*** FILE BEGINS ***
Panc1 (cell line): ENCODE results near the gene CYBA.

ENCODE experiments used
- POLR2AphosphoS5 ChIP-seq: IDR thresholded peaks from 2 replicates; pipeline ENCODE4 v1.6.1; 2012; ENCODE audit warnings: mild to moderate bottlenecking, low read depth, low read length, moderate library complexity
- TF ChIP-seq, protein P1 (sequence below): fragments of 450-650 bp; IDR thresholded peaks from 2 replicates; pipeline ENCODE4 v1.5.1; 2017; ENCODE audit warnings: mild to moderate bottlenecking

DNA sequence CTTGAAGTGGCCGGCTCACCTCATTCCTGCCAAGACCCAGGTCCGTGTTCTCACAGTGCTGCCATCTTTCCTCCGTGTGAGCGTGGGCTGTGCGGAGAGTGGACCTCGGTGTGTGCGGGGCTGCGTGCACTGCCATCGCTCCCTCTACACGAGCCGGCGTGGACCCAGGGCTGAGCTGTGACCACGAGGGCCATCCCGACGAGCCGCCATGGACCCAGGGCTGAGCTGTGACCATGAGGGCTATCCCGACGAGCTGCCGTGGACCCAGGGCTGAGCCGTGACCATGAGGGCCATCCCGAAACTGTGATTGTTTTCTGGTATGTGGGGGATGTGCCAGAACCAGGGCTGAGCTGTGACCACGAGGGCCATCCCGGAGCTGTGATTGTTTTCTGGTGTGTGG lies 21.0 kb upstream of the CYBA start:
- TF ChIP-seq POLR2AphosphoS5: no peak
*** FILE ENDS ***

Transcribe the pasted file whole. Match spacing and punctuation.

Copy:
Panc1 (cell line): ENCODE results near the gene CYBA.

ENCODE experiments used
- POLR2AphosphoS5 ChIP-seq: IDR thresholded peaks from 2 replicates; pipeline ENCODE4 v1.6.1; 2012; ENCODE audit warnings: mild to moderate bottlenecking, low read depth, low read length, moderate library complexity
- TF ChIP-seq, protein P1 (sequence below): fragments of 450-650 bp; IDR thresholded peaks from 2 replicates; pipeline ENCODE4 v1.5.1; 2017; ENCODE audit warnings: mild to moderate bottlenecking

DNA sequence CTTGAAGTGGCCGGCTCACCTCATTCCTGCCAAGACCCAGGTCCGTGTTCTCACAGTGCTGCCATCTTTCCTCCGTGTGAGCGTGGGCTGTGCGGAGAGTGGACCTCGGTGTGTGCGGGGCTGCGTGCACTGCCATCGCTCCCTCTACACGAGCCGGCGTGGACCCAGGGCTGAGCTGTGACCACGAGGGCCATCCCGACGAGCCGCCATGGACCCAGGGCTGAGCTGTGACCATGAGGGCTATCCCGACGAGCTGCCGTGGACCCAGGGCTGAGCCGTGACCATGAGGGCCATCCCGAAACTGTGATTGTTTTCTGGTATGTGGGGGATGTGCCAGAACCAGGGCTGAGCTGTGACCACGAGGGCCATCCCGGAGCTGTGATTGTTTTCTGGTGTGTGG lies 21.0 kb upstream of the CYBA start:
- TF ChIP-seq POLR2AphosphoS5: no peak